What is lacking then in Nepal?
The example from Copenhagen of political leaders, international organisations and global companies discussing global and sustainable solutions for the future is one aspect. But we need to engage with people and more broadly strengthen the awareness and understanding of the issues and possibilities. Already I am encouraged when I see people from different walks of life coming together to clean polluted areas in Kathmandu and I would like to see more young people engaged and active.They should be engaged in finding new and sustainable solutions. One day it may be Nepal harvesting the results of public-privatepartnerships, drawing up roadmaps or establishing demonstration facilities transforming waste into energy.
Are there easy solutions? And why is 3GF relevant for Nepal?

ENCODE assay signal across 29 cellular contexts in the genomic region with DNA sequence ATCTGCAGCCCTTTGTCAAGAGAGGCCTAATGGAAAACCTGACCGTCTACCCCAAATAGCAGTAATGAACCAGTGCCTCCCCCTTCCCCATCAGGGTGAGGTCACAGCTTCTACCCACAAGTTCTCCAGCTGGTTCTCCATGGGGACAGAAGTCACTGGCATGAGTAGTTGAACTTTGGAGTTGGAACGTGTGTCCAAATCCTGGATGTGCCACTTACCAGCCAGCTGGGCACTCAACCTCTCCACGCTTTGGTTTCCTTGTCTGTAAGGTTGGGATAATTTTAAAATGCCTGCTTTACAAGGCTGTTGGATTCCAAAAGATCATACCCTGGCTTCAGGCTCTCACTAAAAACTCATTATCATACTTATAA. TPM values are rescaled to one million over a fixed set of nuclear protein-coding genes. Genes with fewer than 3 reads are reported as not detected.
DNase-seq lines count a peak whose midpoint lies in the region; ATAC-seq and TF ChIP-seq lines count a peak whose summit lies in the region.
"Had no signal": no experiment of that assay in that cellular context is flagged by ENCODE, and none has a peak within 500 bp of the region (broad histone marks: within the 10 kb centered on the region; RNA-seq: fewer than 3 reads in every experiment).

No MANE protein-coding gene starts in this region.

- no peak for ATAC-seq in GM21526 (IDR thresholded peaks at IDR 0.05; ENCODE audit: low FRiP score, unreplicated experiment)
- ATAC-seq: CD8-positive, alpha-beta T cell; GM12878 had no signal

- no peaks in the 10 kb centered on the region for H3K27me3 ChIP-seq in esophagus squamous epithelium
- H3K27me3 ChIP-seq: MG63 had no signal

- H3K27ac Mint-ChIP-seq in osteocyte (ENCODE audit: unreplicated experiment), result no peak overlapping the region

No – reforms are never going to be easy- or acceptable for everybody. In Kathmandu the pollution is evident for us all - and not least due to the lack of sufficient energy supply. People talk about it all the time. For most people the whole idea of unlocking value in the waste management and recycling supply chain seems totally unrealistic. But it is doable – in cities as well as small communities. My hope is that the outcomes of some of the discussions in Copenhagen will find their way to Nepal and over time ignite and inspire the outlook and perception of what is possible with new and advanced technologies - for decision makers and businesses.